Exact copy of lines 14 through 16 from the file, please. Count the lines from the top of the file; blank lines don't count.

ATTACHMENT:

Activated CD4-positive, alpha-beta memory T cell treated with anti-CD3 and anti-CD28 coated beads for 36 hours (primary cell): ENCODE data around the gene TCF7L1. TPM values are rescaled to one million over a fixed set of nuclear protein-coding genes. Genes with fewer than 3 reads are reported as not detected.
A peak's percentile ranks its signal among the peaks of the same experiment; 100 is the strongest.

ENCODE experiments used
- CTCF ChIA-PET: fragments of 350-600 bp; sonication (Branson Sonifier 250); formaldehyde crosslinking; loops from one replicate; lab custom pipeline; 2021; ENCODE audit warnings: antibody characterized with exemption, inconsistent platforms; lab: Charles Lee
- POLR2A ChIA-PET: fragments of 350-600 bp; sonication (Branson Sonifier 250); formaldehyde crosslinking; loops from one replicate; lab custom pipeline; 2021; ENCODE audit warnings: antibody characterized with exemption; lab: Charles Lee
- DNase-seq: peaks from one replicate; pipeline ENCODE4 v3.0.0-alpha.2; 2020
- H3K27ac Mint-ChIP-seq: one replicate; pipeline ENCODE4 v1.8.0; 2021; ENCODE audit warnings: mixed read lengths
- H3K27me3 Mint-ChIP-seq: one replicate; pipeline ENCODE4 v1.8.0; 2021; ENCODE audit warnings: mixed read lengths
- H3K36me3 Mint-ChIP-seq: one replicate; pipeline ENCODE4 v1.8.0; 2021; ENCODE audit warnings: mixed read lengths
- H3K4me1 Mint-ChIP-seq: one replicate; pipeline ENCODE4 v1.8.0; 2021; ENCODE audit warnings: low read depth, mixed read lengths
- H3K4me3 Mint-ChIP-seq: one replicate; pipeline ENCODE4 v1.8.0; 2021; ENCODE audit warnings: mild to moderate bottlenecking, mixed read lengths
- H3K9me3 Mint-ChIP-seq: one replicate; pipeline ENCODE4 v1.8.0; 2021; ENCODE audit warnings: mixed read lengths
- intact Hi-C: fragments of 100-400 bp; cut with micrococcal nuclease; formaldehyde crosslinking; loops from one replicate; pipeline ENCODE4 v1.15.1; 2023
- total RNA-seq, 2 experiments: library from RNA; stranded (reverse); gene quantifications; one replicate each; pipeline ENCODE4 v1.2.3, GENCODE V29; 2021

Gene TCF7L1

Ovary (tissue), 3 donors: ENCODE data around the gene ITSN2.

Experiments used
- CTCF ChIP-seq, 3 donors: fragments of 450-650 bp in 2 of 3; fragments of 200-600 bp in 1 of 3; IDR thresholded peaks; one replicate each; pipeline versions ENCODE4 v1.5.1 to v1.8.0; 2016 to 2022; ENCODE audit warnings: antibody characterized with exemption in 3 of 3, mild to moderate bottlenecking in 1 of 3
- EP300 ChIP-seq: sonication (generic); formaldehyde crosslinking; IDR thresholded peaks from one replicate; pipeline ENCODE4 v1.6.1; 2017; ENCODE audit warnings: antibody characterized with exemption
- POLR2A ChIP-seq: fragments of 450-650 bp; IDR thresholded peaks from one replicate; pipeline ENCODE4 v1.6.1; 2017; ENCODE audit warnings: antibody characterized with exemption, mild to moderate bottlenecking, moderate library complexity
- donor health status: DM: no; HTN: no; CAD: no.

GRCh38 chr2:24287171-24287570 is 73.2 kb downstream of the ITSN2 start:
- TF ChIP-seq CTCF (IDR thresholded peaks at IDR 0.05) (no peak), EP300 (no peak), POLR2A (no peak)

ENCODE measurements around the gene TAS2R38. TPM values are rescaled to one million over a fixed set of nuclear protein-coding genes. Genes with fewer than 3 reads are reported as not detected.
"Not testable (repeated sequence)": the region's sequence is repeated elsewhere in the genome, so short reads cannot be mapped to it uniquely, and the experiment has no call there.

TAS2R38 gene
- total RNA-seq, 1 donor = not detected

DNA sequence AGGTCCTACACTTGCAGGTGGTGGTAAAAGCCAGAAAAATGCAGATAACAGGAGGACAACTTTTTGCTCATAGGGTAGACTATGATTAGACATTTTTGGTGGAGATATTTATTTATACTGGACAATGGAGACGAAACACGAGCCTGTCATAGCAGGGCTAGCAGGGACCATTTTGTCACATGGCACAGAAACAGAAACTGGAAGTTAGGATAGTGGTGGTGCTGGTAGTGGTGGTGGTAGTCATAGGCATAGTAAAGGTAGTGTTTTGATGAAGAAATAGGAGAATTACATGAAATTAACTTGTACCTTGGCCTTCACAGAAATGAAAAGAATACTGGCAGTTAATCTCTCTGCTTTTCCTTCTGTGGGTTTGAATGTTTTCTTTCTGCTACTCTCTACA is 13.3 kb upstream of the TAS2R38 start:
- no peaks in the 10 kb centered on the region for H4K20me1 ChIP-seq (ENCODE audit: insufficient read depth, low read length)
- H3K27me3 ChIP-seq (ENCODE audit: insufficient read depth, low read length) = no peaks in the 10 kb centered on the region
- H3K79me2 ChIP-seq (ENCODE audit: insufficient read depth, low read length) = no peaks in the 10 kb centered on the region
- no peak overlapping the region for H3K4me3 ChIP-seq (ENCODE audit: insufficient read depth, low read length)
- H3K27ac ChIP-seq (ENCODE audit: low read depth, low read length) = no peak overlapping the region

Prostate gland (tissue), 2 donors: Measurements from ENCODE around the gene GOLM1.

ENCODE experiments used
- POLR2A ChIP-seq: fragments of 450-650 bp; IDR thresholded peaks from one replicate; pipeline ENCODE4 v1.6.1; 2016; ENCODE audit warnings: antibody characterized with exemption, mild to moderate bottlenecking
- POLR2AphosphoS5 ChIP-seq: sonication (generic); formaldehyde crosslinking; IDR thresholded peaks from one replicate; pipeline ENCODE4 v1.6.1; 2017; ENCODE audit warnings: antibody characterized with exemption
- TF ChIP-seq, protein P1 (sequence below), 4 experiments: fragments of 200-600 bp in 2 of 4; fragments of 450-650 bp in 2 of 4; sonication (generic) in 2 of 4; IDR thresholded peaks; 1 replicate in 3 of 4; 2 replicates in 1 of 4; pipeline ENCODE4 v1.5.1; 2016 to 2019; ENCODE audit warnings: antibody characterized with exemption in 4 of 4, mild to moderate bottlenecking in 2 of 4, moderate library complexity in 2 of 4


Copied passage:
- total RNA-seq, 2 experiments: library from RNA; stranded (reverse); gene quantifications; one replicate each; pipeline ENCODE4 v1.2.3, GENCODE V29; 2021

Gene TCF7L1

Ovary (tissue), 3 donors: ENCODE data around the gene ITSN2.